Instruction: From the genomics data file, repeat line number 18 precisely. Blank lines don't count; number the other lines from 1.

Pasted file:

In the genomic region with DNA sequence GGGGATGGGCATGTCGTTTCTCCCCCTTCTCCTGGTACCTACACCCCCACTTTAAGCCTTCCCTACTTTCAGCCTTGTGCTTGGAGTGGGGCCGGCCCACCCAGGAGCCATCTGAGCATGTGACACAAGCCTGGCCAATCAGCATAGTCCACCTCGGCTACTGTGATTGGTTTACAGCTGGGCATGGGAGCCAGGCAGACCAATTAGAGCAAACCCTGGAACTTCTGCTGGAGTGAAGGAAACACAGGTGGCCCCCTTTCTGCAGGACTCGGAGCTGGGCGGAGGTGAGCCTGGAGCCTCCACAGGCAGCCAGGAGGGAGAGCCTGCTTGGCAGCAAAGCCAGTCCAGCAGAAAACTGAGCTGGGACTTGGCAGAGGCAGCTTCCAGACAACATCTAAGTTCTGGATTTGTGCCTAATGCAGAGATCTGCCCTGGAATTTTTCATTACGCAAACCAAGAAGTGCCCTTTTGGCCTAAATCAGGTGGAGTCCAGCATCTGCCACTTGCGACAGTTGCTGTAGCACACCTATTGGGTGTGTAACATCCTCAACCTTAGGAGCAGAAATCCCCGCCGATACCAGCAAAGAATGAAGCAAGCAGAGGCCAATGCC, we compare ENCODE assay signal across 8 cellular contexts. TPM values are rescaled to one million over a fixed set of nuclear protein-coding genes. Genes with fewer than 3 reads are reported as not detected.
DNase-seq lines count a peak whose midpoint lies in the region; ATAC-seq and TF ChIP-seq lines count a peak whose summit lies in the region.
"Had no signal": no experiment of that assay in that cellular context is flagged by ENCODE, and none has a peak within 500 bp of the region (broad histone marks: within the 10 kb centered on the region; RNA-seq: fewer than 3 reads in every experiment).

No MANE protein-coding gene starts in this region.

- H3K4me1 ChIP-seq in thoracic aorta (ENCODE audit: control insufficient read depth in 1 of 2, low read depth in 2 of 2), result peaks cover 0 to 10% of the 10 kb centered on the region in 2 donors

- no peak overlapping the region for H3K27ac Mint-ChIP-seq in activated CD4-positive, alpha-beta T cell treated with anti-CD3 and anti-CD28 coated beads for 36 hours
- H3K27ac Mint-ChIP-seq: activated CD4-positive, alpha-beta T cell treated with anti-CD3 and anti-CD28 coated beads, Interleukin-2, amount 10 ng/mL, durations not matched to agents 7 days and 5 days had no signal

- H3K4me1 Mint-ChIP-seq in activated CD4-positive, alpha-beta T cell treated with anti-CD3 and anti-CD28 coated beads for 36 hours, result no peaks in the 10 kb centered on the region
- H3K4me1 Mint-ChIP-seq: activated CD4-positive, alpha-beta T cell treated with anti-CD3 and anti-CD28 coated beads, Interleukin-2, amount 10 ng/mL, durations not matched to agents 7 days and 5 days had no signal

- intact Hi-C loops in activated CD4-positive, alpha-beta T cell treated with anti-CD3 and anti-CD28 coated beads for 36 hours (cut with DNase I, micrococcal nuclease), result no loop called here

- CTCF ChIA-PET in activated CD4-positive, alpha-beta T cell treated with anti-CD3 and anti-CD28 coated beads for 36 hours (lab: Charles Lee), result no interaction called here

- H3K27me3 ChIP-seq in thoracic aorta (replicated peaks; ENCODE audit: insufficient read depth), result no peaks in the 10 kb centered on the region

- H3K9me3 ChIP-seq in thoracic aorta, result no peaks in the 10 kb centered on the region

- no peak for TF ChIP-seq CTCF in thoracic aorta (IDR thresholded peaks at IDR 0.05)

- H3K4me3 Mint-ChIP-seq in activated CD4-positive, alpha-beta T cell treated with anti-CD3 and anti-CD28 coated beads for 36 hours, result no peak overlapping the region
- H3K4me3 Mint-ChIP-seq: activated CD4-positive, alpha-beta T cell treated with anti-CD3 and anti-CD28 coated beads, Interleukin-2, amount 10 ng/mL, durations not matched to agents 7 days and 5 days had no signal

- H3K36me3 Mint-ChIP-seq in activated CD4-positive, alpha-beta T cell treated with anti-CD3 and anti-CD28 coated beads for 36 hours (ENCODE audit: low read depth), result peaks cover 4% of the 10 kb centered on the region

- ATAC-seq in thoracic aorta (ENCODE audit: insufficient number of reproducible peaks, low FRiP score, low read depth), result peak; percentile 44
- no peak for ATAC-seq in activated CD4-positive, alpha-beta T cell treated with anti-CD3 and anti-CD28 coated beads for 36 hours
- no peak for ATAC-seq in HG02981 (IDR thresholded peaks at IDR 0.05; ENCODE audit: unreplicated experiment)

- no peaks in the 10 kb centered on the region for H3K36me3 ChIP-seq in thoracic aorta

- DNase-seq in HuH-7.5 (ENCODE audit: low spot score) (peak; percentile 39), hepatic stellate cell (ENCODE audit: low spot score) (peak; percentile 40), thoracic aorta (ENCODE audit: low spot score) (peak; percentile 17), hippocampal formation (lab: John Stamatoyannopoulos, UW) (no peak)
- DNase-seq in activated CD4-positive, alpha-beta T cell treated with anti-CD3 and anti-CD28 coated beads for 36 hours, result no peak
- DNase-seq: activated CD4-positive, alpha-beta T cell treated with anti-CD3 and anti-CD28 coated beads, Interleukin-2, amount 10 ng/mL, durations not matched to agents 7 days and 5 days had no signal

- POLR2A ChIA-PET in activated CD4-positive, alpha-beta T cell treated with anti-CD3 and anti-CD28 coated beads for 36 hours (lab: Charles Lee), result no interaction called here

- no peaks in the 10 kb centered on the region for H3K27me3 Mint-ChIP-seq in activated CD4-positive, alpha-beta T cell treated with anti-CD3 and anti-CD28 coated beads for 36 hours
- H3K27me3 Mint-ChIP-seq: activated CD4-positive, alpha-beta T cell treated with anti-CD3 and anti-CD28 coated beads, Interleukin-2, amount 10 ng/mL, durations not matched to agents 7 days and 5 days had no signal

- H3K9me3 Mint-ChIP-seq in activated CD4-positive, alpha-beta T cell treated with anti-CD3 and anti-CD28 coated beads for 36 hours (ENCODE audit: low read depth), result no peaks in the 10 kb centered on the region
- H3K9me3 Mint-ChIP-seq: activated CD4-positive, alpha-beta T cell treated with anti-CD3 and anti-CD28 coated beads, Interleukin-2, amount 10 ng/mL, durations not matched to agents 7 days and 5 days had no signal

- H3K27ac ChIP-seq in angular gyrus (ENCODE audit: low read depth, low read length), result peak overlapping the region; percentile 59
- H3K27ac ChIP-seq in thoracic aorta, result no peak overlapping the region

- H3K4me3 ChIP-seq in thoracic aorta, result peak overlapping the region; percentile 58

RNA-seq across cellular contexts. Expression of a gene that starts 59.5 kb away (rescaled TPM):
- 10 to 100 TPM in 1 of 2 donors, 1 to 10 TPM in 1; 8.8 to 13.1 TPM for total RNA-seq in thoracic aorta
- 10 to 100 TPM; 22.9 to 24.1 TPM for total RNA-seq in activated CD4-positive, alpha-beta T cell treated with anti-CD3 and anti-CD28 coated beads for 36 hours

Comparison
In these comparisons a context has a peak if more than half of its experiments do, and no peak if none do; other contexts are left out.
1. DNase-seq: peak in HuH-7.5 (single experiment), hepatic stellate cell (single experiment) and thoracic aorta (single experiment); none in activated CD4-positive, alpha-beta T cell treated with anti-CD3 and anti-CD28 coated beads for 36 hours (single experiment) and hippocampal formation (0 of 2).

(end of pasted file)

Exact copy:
- ATAC-seq in thoracic aorta (ENCODE audit: insufficient number of reproducible peaks, low FRiP score, low read depth), result peak; percentile 44